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Casearia sylvestris - Wild sage


Native to:



Central America, most of South America, the Caribbean.

Moist or dry forest, often in secondary growth. Up to 2100 meters above sea level. 6 meter tall tree.

Casearia sylvestris - Wild sage

Ecological value:

Used in reforestation schemes. Pioneer species of secondary or dry forests. Fast growth rate. Attracts pollinators such as bees - the genus is employed for honey production. Tolerates salty soils, produces fruit year round which birds consume.

Material uses:

Seeds produce non-drying oil. Wood is dark, fine-textured, hard, strong, but with little resistance to wood-eating organisms. Used for construction, flooring, boards, cabinet-making, fuel and to make charcoal. Leaves contain an essential oil.

Edible uses:


Medicinal use:

Bark and leaves are used to treat inflammation, fevers, gastric ulcers, diarrhea. Oil from seed and roots treat wounds, leprosy. Anti- tumor, antibiotic properties, HIV treatment.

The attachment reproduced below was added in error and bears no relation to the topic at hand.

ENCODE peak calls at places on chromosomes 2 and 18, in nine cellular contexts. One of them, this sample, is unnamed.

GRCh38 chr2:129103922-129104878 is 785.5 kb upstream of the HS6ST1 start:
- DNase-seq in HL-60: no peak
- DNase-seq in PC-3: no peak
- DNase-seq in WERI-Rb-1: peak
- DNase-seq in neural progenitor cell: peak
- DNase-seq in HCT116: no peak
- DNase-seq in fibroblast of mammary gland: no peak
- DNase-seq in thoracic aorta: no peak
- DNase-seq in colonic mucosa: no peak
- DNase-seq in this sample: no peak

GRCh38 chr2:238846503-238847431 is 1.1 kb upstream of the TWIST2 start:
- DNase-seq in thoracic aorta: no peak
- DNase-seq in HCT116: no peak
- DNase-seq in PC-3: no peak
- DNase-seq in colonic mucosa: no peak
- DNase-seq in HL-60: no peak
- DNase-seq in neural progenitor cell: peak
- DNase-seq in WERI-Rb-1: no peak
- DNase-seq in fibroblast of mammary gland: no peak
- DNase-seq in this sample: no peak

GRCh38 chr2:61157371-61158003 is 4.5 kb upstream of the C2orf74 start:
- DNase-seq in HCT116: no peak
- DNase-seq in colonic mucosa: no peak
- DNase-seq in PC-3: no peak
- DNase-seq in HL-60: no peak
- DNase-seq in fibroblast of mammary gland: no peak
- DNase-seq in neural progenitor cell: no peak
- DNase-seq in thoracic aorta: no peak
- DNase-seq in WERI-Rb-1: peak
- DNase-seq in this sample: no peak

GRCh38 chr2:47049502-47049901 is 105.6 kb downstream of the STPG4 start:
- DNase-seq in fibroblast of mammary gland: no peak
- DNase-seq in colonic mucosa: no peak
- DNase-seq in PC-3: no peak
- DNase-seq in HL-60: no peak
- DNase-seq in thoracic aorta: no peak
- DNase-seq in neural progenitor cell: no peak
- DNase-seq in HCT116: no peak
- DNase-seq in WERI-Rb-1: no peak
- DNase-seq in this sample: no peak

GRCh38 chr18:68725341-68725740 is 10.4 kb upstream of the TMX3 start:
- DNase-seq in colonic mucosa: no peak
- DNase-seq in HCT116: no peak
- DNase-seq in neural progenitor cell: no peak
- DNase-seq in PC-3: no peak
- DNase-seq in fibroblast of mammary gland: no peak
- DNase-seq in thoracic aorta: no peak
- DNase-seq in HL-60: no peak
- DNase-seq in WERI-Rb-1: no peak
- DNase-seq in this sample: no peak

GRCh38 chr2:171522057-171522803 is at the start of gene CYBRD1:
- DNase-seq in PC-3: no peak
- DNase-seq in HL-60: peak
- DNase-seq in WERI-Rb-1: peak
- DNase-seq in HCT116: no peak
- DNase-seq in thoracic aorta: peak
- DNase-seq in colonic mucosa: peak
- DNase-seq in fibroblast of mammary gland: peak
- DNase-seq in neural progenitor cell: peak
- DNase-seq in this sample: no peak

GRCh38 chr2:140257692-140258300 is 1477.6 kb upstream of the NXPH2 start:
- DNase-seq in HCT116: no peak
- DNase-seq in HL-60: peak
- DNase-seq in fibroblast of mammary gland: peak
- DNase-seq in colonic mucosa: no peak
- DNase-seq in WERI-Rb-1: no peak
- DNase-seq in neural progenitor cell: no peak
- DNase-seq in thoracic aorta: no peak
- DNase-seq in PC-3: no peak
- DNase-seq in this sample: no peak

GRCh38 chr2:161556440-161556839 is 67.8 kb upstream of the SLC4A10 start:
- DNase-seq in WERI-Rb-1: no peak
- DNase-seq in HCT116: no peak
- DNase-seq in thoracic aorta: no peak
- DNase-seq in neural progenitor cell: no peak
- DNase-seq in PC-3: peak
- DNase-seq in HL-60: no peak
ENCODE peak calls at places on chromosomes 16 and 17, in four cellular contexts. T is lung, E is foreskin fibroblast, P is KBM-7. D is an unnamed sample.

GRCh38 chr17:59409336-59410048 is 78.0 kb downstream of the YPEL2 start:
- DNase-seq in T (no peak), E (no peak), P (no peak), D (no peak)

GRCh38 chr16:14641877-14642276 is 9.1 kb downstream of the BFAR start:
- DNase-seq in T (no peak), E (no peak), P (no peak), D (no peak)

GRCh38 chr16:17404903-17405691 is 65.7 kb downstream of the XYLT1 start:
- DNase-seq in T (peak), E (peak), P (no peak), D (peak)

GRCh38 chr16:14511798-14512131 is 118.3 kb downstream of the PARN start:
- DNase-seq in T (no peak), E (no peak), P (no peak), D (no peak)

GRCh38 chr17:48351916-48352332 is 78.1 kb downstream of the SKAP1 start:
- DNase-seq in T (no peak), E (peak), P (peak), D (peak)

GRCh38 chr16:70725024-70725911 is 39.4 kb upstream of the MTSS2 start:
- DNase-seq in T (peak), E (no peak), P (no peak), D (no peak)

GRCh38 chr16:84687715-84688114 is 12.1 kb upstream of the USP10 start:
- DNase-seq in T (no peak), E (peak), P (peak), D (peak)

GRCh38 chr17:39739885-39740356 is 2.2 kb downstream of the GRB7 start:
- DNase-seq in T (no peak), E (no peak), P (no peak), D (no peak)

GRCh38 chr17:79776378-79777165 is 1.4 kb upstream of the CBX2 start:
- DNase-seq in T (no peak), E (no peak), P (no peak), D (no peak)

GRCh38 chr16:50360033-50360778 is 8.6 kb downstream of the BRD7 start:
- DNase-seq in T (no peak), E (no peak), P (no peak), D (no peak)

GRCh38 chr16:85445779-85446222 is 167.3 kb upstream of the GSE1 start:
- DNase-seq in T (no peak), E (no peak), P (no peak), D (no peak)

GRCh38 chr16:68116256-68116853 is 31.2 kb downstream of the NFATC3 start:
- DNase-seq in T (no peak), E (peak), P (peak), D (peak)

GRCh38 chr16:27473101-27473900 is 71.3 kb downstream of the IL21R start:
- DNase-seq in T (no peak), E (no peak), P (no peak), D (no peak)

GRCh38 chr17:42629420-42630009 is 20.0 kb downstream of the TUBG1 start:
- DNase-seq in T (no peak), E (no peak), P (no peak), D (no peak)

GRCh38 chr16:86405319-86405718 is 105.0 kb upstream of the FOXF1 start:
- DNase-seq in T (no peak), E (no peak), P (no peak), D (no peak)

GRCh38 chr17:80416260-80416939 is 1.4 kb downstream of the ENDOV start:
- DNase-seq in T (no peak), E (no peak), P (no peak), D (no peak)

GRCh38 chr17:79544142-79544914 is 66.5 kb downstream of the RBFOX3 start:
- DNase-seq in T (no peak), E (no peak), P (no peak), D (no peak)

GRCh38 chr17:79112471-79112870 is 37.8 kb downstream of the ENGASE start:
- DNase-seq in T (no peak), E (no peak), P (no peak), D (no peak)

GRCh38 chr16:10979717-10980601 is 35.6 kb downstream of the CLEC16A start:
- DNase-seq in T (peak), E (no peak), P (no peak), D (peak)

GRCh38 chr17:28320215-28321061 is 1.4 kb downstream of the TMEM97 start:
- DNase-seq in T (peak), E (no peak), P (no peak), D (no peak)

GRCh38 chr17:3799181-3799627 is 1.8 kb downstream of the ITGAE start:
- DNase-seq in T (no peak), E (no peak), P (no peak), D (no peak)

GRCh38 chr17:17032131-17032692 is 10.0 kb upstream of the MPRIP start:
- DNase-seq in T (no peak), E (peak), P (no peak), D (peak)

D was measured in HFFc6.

Other details:

The genus Casearia belongs to the Salicaceae family - or the Willow family - which contains 56 genera and 1220 species. Most members of this family have alternately leaf arrangements, with simple leaves. Many have serrated or dentate leaf margins. Most have inconspicuous flowers.


Harry Gomez Moron/Christine Facella


“Casearia Sylvestris Sw. | Plants of the World Online | Kew Science.” n.d. Plants of the World Online. Accessed November 28, 2023.
“Casearia Sylvestris - Useful Tropical Plants.” n.d.
Uphof. J. C. Th., ‘Dictionary of Economic Plants’, Weinheim, 1959
Mors W.B.; Rizzini C.T.; Pereira N.A. , ‘Medicinal Plants of Brazil’, Reference Publications; Michigan, 2000
Image sources: Tarciso Leão

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